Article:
At speed: West Ham chief David Gold wants the situation resolved swiftly

More from Charles Sale…

Charles Sale: Fight against the Hammers' Olympic stadium occupation will continue, says Hearn
15/12/12

Charles Sale: Net gain for Draper as LTA chief pockets 640k… four times more than the Prime Minister
13/12/12

Charles Sale: Arsenal follow United's lead by claiming packed stadium despite rows of empty seats at Emirates
12/12/12

Charles Sale: Leeds anxious as buyers GFH Capital fail to pay on time
12/12/12

Charles Sale: Portsmouth's court date with destiny could end in extinction
07/12/12

Charles Sale: Diamond League can add some sparkle to Stratford before the bulldozers move in
06/12/12

Charles Sale: Hearn is ready to throw in the towel over West Ham's Olympic Stadium move
05/12/12

Charles Sale: Channel 4 races to unload World Athletics Championships on the BBC
30/11/12

VIEW FULL ARCHIVE

Manchester United’s David Gill, Tottenham’s Daniel Levy and Arsenal’s Ivan Gazidis head those in favour of the long-term solution along UEFA lines.

Meanwhile, the four clubs most opposed to any FFP restrictions — Manchester City, West Bromwich, Fulham and Aston Villa — are under pressure to change their view that no interference works best.

Finance snub for live football

The BBC are understood to have spent well over 1m on their Sports Personality of the Year night at London’s ExCeL. Yet despite their lack of live football, the Beeb felt it too expensive to send a commentator to Japan for the Club World Cup final the same day.

Guy Mowbray, who was at the Stoke-Everton game the day before, did the commentary of Chelsea’s defeat by Corinthians in Yokohama from the television, which does not say much for the Beeb’s commitment to the national sport.

The BBC say they gained the rights for the tournament at short notice and sending a commentary team was not deemed worth it, especially with the focus on SPOTY.

Becks will wait until new year

David Beckham — whose appearance at Sports Personality to announce that Lord Coe had won the lifetime achievement award was a surprise even to the recipient — is not expected to make a decision on his playing future until after Christmas. But wherever he plays, his family will be based in London.

Meanwhile, British cycling overlord David Brailsford, tipped for a knighthood in the New Year honours, is expected to join Beckham, Andy Murray and Lewis Hamilton in Simon Fuller’s XIX sports management stable with Sir Clive Woodward when the tie-up between XIX and Brailsford and Woodward’s agent Tim Buttimore is finalised.

Waiting: David Beckham will wait until next year before deciding his future

Waiting: David Beckham will wait until next year before deciding his future

The big freeze

Sport England froze 10.3million on Monday, three years’ worth of Lawn Tennis Association grass-roots funding, with chief executive Jennie Price saying damningly: ‘Tennis has not performed well in terms of participation. Their plan simply wasn’t strong enough to justify the four-year investment.’

Yet the LTA have awarded a 640,000 package to chief executive Roger Draper for 2012, including a 201,000 bonus. An LTA spokesperson said: ‘This is not an appropriate comparison.’

Channel 4’s Rio rights

Sports Personality elevated the Paralympics to unprecedented heights. But that will not be enough for the BBC to reclaim TV rights for Rio 2016.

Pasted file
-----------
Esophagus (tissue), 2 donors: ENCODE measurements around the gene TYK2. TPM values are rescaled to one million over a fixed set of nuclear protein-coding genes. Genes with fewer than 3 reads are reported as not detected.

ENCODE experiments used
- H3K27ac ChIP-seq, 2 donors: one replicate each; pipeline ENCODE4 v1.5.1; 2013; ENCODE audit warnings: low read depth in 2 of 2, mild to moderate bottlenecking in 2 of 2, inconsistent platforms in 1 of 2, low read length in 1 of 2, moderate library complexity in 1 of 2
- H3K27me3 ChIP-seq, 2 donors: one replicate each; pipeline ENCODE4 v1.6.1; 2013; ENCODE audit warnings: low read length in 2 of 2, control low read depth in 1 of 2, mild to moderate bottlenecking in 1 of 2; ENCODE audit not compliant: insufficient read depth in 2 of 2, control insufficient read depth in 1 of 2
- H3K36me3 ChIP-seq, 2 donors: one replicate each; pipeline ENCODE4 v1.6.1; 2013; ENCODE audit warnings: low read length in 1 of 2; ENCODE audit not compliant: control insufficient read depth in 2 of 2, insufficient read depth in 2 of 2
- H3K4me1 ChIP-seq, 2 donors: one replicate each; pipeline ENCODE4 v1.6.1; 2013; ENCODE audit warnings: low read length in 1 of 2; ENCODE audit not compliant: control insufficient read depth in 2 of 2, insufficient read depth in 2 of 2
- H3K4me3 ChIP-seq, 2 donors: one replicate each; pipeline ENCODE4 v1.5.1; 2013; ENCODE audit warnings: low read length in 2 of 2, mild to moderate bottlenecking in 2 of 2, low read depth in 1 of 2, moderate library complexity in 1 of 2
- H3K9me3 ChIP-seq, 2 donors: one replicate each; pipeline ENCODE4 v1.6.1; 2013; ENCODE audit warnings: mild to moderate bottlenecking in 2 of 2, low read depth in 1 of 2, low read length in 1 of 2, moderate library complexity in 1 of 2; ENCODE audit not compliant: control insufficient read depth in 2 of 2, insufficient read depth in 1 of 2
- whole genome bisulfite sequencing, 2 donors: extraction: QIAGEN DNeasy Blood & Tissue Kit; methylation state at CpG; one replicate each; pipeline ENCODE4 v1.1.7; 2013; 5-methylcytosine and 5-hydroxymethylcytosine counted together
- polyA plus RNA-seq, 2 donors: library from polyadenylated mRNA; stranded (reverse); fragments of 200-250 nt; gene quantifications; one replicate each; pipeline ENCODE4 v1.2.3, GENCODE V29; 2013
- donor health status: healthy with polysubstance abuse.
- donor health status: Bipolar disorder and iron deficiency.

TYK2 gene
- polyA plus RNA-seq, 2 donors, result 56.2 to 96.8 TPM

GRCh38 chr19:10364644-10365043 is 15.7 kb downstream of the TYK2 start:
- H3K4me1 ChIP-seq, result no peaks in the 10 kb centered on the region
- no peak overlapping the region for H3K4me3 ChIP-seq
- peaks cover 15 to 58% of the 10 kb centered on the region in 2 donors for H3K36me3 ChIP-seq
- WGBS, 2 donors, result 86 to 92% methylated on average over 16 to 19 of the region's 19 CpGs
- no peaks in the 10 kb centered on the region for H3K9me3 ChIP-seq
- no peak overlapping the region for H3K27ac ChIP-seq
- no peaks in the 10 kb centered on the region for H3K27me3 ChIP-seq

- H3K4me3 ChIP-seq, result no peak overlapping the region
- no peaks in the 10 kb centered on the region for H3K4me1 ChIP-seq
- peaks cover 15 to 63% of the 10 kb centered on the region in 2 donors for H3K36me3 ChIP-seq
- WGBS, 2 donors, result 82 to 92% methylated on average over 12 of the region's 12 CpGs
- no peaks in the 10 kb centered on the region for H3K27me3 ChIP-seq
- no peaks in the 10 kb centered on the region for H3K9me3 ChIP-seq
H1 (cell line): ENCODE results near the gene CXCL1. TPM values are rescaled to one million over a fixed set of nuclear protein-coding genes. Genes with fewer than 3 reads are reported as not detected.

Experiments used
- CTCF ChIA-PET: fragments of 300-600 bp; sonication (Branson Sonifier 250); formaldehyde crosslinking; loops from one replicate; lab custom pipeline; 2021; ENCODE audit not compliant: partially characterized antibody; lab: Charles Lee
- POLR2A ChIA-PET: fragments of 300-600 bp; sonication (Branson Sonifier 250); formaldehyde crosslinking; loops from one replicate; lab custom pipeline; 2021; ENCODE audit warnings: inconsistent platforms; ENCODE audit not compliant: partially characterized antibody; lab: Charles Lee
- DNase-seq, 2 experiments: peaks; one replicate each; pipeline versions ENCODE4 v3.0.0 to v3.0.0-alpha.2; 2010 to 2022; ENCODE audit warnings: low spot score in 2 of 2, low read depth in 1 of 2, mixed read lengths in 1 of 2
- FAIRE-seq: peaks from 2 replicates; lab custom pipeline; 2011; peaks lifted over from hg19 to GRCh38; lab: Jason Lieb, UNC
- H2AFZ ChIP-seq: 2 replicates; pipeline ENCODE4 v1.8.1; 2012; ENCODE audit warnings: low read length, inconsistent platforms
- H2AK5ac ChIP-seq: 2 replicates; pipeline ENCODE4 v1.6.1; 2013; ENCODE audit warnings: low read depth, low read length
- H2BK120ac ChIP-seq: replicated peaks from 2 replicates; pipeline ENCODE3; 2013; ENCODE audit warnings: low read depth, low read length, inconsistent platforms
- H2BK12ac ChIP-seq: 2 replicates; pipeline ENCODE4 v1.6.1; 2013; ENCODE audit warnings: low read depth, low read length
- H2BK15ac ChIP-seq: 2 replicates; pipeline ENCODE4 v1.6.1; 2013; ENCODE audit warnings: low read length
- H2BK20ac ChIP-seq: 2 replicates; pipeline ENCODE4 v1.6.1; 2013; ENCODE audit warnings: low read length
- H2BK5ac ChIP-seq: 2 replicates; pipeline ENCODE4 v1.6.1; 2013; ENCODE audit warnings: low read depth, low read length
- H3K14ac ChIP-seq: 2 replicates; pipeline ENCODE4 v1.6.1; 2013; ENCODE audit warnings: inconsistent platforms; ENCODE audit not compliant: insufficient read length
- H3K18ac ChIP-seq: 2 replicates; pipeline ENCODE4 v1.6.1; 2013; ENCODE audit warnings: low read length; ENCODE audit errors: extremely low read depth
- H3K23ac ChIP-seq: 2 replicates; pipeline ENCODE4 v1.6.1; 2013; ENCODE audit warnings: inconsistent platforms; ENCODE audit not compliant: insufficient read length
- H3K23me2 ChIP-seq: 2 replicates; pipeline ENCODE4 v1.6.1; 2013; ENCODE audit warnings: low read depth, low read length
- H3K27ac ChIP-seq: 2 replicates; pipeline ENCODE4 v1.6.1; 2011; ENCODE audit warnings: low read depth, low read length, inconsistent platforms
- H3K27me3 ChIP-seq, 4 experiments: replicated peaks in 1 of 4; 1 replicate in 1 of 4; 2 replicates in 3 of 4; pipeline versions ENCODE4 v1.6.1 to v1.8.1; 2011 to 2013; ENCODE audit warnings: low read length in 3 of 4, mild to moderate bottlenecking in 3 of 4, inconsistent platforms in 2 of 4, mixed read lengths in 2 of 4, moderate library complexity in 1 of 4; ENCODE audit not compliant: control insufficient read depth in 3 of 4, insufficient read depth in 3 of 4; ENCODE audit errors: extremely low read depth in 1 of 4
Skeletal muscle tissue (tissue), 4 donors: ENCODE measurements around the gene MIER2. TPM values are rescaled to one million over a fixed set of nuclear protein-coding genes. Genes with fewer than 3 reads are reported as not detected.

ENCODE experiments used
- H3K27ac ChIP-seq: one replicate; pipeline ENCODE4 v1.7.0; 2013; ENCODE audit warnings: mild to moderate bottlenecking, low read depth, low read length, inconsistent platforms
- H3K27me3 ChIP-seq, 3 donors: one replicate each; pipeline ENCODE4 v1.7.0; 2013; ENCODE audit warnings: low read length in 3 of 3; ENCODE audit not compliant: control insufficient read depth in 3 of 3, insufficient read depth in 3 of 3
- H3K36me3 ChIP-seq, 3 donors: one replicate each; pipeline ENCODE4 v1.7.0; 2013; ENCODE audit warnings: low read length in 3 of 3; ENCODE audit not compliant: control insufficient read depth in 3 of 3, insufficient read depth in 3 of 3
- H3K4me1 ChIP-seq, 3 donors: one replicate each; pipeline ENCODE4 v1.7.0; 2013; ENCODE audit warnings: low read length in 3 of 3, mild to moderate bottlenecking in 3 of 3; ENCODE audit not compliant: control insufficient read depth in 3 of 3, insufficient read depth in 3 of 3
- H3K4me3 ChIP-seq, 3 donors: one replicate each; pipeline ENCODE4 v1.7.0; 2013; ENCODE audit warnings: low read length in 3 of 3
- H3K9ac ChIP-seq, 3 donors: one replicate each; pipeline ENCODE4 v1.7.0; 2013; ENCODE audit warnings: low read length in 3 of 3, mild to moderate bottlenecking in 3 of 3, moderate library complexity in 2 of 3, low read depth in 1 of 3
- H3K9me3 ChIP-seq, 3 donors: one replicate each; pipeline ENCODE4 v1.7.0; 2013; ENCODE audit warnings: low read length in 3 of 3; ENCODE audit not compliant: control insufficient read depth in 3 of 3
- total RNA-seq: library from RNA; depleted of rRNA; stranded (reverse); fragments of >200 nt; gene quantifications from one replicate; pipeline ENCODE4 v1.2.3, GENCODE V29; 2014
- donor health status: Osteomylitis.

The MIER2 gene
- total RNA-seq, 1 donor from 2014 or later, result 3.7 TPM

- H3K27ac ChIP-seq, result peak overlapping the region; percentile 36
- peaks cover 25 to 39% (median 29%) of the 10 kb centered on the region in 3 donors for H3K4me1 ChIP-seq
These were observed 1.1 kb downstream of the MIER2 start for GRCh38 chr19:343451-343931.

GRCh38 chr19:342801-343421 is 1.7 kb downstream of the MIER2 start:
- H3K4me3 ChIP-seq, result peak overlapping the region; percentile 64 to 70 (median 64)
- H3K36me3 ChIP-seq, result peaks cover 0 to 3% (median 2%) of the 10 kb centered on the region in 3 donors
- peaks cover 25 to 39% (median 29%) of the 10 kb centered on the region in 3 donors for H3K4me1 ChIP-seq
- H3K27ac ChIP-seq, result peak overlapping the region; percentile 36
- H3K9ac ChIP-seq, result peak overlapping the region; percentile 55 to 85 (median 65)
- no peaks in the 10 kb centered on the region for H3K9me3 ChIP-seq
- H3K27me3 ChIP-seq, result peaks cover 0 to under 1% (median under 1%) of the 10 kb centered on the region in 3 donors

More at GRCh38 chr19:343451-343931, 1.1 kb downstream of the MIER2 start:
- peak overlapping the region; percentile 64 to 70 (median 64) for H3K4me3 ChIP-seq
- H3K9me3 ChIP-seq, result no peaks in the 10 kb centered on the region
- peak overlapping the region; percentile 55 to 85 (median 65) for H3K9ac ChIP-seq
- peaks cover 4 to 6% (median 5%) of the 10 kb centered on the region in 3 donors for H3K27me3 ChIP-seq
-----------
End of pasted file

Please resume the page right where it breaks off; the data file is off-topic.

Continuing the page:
The International Paralympic Committee have opted to stay with Channel 4, with an announcement due soon. US network NBC, whose coverage of London’s Paralympics was minimal, are showing more interest for Brazil.

Turn over: Paralympians like David Weir will be on Channel 4 in Rio

Turn over: Paralympians like David Weir will be on Channel 4 in Rio

One love for Wiggins

Bradley Wiggins, Sports Personality winner in a stellar year with the charisma to join the band on stage at the SPOTY after-party, could have his pick of sponsors. But he prefers to have only his beloved Fred Perry Mod clothing deal, with all other endorsements worked through his Team Sky contract.

Youngsters living the high life

The FA spent 100m on their acclaimed national centre at St George’s Park that includes two hotels. But bizarrely, no dormitory accommodation, more suited to the junior sides, was factored into the planning, meaning youngsters must be given the run of the plush hotel rooms. The short-term plan when junior tournaments are taking place at SGP is to use dormitories at nearby public school Repton.

Manchester United want stronger financial controls in Premier League

Man United pushing for stronger financial controls as the 20 club chairmen meet

|

UPDATED:

21:14 GMT, 14 November 2012

Manchester United will step up their campaign for greater financial controls in the Premier League on Thursday.

United are one of the prime movers in an effort to extend spending controls, similar to UEFA's financial fair play regulations, throughout England's top flight.

Thursday's meeting of the 20 club chairmen will flesh out the details of the proposals.

Plans: Manchester United want financial restraints in place

Plans: Manchester United want financial restraints in place

One possible measure would see clubs being obliged to break even, but to give greater flexibility for wealthy owners to put money – not loans – into clubs than is allowed under UEFA's rules.

The clubs will also consider some sort of wage control measure, not a salary cap but a way in which to try to ensure the riches which will arrive next season courtesy of the new 3billion TV deal will not immediately be swallowed up in player salary increases.

In a conference call on Wednesday to outline United's first-quarter financial performance, club executive vice-chairman Ed Woodward said the rules would prevent clubs making huge annual losses.